The Herd

A herd of wild horses will include animals of both sexes and all ages. In a domestic situation, geldings and mares can be mixed in a field, but this is more likely to lead to dominance and leadership disputes, so they tend to be segregated. Stallions are usually kept away from both mares and geldings because it is natural and common for stallions to collect and mate with mares and fight other male horses. Within any group there is a hierarchy and each horse is responsible for protecting those lower down the order. Horses prefer to be in a group with other horses, even if they aren’t familiar with them. The instinct is so strong that grazing horses will sometimes make attempts to escape and join horses that pass by.

Most fights between horses are usually triggered by a need to preserve a certain position in the hierarchy, or a desire to challenge another horse and, in turn, gain a higher ranking within the herd. As a result, there is more ritual posturing than physical contact in the confrontation. A fight will take on a new intensity when a stallion has acquired a harem of mares and is challenged by an outsider. As a general rule, horses are not aggressive; they are more likely to flee a situation rather than engage in a fight. Even in a group of only mares or only geldings, there will be horses that establish dominance within subgroups. A dominant horse will try to bring more members of the herd into their group, so confrontations may occur between the group leaders.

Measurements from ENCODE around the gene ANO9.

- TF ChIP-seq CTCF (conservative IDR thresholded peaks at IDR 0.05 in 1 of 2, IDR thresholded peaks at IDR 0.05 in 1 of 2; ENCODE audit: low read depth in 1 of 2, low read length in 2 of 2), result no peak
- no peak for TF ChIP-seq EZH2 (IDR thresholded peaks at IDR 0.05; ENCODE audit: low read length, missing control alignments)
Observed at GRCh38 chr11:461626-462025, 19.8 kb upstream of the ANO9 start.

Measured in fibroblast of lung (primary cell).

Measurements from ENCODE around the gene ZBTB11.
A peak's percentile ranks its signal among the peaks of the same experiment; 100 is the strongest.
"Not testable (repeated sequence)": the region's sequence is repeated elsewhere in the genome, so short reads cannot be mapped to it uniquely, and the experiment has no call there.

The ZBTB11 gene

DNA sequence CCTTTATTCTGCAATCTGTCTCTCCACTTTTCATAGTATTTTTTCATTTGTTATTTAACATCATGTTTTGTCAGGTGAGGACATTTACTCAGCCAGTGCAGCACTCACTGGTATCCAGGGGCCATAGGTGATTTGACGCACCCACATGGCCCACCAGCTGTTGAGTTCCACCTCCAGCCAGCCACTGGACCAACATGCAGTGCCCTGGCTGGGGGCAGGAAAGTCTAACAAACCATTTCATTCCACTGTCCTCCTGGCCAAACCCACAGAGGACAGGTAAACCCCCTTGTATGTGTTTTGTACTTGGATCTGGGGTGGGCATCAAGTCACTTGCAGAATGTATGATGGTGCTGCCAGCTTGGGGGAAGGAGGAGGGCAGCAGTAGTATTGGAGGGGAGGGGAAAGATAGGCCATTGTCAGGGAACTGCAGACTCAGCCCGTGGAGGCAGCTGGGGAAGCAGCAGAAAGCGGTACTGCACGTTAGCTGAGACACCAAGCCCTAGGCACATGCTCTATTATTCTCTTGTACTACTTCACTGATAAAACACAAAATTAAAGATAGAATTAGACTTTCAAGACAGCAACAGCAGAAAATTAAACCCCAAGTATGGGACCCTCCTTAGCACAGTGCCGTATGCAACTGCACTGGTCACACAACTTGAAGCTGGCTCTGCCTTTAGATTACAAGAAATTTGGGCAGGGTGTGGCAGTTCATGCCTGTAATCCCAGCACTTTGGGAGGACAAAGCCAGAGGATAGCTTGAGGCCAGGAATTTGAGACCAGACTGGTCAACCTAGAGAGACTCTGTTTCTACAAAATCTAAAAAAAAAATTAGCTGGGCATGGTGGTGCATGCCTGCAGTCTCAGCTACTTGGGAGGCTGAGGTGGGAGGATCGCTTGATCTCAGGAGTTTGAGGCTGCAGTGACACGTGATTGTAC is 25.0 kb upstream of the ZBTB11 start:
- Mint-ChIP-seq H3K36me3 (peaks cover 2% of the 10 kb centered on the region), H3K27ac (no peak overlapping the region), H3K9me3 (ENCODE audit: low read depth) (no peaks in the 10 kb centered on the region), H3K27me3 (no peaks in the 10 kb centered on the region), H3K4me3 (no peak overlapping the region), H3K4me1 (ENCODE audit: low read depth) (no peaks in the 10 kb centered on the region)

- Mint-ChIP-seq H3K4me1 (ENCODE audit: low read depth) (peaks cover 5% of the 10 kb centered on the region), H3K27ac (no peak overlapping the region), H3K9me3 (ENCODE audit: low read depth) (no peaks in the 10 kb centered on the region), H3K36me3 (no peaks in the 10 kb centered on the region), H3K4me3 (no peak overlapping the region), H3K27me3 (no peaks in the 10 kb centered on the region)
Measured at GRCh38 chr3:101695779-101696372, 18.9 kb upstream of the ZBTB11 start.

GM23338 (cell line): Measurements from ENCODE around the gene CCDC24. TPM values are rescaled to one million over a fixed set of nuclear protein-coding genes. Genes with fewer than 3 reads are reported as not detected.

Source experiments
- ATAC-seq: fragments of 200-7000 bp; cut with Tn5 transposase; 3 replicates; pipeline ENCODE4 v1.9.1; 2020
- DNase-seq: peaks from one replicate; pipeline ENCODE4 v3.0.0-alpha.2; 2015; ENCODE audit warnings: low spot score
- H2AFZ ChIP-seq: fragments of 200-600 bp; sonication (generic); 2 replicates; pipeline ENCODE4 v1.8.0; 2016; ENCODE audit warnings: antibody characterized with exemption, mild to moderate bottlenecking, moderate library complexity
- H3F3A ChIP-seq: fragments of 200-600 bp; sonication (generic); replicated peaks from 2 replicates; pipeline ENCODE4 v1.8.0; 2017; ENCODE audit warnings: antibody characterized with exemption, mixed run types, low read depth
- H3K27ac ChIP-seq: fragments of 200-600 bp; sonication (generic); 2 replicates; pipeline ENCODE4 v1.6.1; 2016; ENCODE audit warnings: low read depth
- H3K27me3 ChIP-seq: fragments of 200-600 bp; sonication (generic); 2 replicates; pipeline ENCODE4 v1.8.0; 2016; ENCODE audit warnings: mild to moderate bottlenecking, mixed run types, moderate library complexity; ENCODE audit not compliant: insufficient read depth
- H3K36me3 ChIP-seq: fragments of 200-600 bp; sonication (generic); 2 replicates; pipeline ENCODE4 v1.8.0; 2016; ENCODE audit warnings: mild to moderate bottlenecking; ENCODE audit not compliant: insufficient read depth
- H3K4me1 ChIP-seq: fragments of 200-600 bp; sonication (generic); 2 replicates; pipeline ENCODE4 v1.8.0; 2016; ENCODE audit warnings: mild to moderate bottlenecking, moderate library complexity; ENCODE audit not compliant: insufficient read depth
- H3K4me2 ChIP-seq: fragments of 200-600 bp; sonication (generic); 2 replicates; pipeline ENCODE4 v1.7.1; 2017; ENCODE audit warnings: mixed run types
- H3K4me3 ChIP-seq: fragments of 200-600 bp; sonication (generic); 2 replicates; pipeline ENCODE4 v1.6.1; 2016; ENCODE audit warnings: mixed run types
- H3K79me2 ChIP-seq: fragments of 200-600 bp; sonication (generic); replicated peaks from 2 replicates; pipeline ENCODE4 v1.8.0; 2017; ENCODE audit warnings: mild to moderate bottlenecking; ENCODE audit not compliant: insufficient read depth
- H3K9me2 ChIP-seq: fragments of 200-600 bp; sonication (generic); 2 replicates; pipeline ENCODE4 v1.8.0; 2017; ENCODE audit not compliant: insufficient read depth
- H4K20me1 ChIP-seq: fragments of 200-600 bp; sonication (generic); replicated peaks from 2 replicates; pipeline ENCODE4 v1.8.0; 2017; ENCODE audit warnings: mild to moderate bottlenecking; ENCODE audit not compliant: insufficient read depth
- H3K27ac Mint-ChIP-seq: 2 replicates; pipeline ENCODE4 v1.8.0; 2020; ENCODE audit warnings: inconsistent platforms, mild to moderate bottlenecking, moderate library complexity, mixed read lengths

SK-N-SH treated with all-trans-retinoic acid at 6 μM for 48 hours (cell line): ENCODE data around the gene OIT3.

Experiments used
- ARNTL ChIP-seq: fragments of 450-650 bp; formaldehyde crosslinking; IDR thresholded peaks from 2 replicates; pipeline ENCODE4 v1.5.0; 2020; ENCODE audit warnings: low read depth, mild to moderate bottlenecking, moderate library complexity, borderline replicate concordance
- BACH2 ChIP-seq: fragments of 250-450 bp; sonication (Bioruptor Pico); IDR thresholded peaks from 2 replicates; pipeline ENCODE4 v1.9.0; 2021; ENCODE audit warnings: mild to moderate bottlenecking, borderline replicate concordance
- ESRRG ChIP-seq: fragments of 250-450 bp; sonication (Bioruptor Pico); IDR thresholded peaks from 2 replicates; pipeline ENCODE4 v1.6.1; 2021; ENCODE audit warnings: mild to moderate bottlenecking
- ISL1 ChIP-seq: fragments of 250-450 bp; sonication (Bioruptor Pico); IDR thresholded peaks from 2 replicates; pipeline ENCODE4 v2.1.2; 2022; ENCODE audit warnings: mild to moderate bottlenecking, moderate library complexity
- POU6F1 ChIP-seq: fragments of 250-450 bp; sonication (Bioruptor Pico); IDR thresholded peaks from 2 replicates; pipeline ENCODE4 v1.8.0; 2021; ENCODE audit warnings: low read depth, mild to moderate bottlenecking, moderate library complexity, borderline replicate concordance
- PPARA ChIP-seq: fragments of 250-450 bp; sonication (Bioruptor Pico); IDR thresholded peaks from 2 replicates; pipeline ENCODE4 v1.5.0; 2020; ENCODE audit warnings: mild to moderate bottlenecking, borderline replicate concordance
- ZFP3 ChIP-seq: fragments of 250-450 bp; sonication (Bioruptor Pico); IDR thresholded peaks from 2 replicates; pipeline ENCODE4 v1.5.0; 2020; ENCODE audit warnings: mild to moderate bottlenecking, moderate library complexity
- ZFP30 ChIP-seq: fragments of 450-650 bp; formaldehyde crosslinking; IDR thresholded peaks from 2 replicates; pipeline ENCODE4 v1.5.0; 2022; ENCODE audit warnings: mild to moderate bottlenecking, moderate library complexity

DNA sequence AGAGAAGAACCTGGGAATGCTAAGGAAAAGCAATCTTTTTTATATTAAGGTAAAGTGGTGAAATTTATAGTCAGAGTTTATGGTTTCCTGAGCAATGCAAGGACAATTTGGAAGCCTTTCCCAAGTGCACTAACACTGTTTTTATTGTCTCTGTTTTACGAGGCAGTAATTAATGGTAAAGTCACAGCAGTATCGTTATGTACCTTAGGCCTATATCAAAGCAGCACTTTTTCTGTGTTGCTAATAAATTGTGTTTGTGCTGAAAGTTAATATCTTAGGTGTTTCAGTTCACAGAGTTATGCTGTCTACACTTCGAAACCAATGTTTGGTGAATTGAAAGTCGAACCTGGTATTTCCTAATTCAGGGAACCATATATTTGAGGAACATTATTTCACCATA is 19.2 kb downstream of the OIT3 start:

The herd is an extended family, and many collectively contribute to the care and education of foals. Young horses naturally gather together and the nearest adult will usually take the responsibility of looking after them. This is more of a means of establishing dominance over the young, rather than a concern for their well-being.

Some horses within a group may develop strong attachments to each other. When they are stabled, if one horse is taken out and another is left behind, the one left behind may become very upset. If two good companions are turned out together, they will usually stay fairly close. If one of the friends dies or is sold, the horse may show signs of depression or grief.

In a herd, stallions round up their mates. This is to ward off the slightest sexual threat from a rival stallion, rather than to protect the mares from danger. In many domesticated groups, horses of either sex will round up horses that they dominate as part of their efforts to reinforce their dominance.



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